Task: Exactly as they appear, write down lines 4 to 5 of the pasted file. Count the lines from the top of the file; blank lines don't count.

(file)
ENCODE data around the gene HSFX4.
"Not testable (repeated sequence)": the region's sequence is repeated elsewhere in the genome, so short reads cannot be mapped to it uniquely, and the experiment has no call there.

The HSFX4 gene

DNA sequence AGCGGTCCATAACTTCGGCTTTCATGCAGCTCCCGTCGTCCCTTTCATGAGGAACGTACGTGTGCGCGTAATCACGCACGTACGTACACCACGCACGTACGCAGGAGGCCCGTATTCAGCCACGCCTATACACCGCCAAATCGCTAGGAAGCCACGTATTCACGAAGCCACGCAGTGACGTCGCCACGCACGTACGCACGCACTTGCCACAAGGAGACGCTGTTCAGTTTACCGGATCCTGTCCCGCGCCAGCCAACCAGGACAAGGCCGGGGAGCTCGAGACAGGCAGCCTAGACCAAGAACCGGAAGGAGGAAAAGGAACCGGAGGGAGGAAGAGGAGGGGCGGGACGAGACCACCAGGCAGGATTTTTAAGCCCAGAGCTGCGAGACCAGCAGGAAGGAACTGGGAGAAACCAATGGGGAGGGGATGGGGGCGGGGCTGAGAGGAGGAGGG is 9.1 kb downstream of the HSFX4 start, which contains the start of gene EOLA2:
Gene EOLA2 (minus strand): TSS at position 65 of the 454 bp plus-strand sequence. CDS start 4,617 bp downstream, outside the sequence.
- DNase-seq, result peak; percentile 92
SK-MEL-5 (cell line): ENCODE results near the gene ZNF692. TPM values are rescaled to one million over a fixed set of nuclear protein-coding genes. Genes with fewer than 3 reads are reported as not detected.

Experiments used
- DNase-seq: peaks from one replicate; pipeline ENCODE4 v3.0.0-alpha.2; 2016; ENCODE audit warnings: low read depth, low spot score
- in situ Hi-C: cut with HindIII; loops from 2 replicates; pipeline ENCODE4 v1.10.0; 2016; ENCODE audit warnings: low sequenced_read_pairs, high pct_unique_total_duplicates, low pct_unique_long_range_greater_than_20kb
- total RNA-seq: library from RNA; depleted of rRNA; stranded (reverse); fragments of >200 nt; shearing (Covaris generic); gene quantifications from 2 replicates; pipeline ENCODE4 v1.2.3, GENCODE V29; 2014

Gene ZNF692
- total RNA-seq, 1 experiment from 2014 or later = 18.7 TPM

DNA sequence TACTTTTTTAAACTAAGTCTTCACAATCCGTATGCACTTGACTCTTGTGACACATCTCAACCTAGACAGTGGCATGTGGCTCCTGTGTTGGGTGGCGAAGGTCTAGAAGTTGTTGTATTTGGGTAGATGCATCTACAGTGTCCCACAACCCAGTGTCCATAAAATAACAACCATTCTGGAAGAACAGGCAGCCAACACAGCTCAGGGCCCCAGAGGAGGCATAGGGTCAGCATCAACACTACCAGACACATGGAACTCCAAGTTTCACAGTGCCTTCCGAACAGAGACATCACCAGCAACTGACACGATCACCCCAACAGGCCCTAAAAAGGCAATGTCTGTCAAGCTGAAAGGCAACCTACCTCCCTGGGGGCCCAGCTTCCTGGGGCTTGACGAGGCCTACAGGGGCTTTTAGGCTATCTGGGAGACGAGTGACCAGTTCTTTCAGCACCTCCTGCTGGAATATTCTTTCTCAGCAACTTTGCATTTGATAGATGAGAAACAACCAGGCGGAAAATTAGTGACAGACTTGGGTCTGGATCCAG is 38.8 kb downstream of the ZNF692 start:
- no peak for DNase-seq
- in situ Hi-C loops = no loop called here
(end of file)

DNA sequence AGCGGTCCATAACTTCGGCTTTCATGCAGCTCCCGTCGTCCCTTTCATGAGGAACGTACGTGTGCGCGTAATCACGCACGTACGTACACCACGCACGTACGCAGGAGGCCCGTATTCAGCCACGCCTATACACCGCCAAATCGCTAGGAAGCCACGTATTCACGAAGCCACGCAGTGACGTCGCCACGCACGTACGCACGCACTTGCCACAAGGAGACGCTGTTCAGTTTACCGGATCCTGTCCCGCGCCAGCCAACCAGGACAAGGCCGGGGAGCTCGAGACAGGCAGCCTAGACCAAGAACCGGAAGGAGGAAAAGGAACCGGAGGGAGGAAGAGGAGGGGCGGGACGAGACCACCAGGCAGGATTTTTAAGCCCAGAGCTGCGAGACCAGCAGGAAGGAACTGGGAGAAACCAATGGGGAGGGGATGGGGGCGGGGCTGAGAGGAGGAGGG is 9.1 kb downstream of the HSFX4 start, which contains the start of gene EOLA2:
Gene EOLA2 (minus strand): TSS at position 65 of the 454 bp plus-strand sequence. CDS start 4,617 bp downstream, outside the sequence.